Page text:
Call of a Global Movement: Helping Millennials Build Community Through Volunteerism

Nov 22, 2017
The team at Seattle Works is dedicated to helping newcomers to the city find a sense of community through volunteering.

Across the globe, volunteers use their time, talent and resources to tackle tough challenges and build stronger, more vibrant communities. With our global network of more than 200 affiliates, Points of Light will celebrate International Volunteer Day on December 5, recognizing volunteers in communities around the world who answer the call to serve, every day and especially in times of need.

Ben Reuler

As part of this celebration, we are spotlighting a few of our affiliate leaders to share the story of their work and how their volunteers are making a difference locally. In Seattle, Ben Reuler – executive director of our affiliate Seattle Works – is committed to helping millennials who are new to the city build community through volunteering. After nearly a decade as a direct service provider at a teen shelter and as a home visitor, Ben returned to school to earn his graduate degree in social work. He became a licensed social worker and moved into nonprofit management, serving six years as executive director of LIFT-Chicago, an innovative organization helping families lift themselves out of poverty, before joining Seattle Works in 2015.

We spoke with Ben to learn more about what inspires him, how Seattle Works is shaping the future of volunteering locally, and why he is excited about “trust-based volunteerism.” 

As the executive director of Seattle Works, what inspires and drives you?

I am inspired by the potential of our city. Seattle has a rich culture of philanthropy, volunteerism and compassion. At the same time, Seattle is changing very, very rapidly and I am driven by the role that Seattle Works is playing in helping to shape the future of this region. Seattle Works is in the business of creating love matches between people, companies, causes and organizations; Sitting at the center of this Venn diagram and helping to mold our city drives me every day.    

How did you get started in the volunteer space, and what brought you to Seattle Works?

My parents indoctrinated in me that volunteerism is a responsibility. In high school, I was the “volunteer guy.” In college, I was the “volunteer guy.” All of these experiences drew me to the field of social work and imbedded in me a desire to serve my community in a professional capacity. Seattle Works drew me in because of its mission to connect volunteers, develop leaders and build community. But it was really the people at this organization who sealed the deal for me – a truly remarkable staff and board of directors. For example, after bearing witness to how the board led such a thoughtful executive director hiring process, I was like “I want to work with these peeps!”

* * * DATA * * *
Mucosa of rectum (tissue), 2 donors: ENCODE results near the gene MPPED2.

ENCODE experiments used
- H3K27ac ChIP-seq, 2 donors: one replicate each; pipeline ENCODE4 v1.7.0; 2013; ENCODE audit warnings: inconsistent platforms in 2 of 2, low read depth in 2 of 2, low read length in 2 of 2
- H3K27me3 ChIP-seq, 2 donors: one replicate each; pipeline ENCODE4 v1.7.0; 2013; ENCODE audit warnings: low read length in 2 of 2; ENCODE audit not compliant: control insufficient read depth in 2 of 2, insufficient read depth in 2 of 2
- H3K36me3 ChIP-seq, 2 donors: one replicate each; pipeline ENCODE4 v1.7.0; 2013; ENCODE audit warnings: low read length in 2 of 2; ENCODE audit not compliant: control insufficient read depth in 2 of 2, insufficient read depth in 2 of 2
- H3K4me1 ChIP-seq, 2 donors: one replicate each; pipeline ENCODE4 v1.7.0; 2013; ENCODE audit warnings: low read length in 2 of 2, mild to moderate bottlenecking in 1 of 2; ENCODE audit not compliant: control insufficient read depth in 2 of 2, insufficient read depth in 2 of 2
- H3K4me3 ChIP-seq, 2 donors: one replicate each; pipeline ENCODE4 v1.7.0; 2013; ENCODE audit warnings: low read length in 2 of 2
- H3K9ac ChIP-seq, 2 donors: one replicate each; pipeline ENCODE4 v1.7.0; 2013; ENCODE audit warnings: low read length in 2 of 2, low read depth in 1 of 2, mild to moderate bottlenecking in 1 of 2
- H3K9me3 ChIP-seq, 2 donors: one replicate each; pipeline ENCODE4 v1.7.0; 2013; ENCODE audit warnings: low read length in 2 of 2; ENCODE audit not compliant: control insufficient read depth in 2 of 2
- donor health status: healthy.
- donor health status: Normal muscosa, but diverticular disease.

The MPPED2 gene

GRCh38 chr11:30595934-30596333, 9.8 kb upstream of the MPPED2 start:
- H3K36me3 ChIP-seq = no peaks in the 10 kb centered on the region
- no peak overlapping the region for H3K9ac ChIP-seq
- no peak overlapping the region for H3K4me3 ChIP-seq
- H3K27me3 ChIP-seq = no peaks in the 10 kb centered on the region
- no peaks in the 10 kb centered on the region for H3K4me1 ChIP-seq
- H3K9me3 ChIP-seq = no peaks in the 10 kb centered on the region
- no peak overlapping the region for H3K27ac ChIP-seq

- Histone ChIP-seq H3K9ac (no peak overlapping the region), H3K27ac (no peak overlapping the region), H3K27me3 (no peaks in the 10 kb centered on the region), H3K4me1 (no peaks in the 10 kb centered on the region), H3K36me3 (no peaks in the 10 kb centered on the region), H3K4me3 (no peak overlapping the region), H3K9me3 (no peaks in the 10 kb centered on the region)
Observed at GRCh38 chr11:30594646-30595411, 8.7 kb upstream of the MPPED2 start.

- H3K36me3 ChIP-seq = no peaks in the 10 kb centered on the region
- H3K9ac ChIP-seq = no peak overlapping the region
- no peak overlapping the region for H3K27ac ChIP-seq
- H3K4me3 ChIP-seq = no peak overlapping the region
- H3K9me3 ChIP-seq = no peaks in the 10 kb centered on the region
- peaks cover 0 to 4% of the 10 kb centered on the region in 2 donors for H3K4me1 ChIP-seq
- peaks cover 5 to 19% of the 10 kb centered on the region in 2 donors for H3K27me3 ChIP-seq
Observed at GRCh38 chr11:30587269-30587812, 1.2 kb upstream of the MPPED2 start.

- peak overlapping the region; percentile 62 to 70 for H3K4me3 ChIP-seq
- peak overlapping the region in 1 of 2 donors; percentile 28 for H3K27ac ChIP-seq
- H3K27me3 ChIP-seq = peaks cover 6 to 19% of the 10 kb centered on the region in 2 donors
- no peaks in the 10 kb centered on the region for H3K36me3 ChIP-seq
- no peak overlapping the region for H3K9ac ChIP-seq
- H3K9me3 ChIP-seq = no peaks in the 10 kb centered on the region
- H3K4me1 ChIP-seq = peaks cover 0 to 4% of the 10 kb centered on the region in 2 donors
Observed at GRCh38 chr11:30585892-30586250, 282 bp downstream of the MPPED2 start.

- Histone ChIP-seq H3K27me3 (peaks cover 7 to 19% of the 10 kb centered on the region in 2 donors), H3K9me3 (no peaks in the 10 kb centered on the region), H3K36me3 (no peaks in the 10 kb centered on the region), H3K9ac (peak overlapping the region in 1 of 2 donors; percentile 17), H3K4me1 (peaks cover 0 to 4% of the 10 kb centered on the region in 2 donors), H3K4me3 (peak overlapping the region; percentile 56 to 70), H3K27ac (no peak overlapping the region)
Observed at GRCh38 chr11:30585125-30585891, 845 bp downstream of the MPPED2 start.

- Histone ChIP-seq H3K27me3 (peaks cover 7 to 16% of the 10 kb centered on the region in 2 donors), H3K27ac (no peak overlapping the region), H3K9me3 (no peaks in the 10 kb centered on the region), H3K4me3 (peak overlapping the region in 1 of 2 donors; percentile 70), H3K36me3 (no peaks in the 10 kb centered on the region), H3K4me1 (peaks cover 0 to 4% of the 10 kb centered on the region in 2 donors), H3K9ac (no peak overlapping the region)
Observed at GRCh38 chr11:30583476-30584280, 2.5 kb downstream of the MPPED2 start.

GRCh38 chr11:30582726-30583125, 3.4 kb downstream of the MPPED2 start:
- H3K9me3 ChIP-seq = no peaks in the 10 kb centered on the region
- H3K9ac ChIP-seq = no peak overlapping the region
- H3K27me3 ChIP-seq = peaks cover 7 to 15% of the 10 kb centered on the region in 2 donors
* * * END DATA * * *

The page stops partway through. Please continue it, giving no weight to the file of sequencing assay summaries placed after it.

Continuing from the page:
The theme of International Volunteer Day this year is “Volunteers Act First. Here. Everywhere.” In your community, how do volunteers act first?

We often talk about volunteerism as project based. What I want to highlight is the role that nonprofit boards play in acting first. Board members are the unsung heroes of our communities. Every nonprofit in our region has a board of directors; it is these dedicated volunteer leaders who are helping act first by strategizing, fundraising, approving budgets, advocating and advancing each of our organizations’ missions in so many ways. Board members enable the rest of us to act.    

How do you draw volunteers’ attention to real problems in their communities and equip them to be changemakers themselves?

Seattle is booming with millennials; they are flocking here in droves. They often come to Seattle with no networks, no roots, and end up fighting the Seattle Freeze (look it up!). They crave connection, and have an unwavering motivation to do good – yet they need help plugging in. That’s where Seattle Works comes in. One of our core values is that we have fun, and we focus on community-building amongst volunteers. Whether people connect with us via their employer for a volunteer project, or through an 8-hour leadership training about nonprofit board service, we meet volunteers where they are and provide an opportunity to connect. And at every volunteer project, the volunteers get to hear from the experts at the nonprofits, parks, and schools about why this work matters, and how it connects to larger issues facing our community. This context is crucial. 

What advice do you give to individuals who want to get involved, but don’t think they can make a difference?

It’s a privilege to think that we can’t make a difference. There is simply too much need and inequity in our communities for anyone to have the luxury of letting themselves off the hook by thinking they cannot make a difference – we all have a responsibility to at least try. My advice is to do something, anything. Take a step, any step, have an open mind, get after it, and be okay with failure, just learn from it. 

What has been the biggest benefit of being part of Points of Light’s affiliate network?

To know that Seattle Works is a point of light in an international movement to connect volunteers and unlock the potential of individuals and communities. 

What emerging trend in volunteerism are you most excited about?

“Trust-based volunteerism.” Just like there’s a trend toward trust-based philanthropy, I am very excited by the trend of trust-based volunteerism. This means that we must trust local communities and local nonprofit organizations to identify what their needs are, and to inform how the rest of us can help. This should always be a non-negotiable when volunteering – listen, listen, listen to the experts on the front lines, and follow their lead.

Amanda Knowles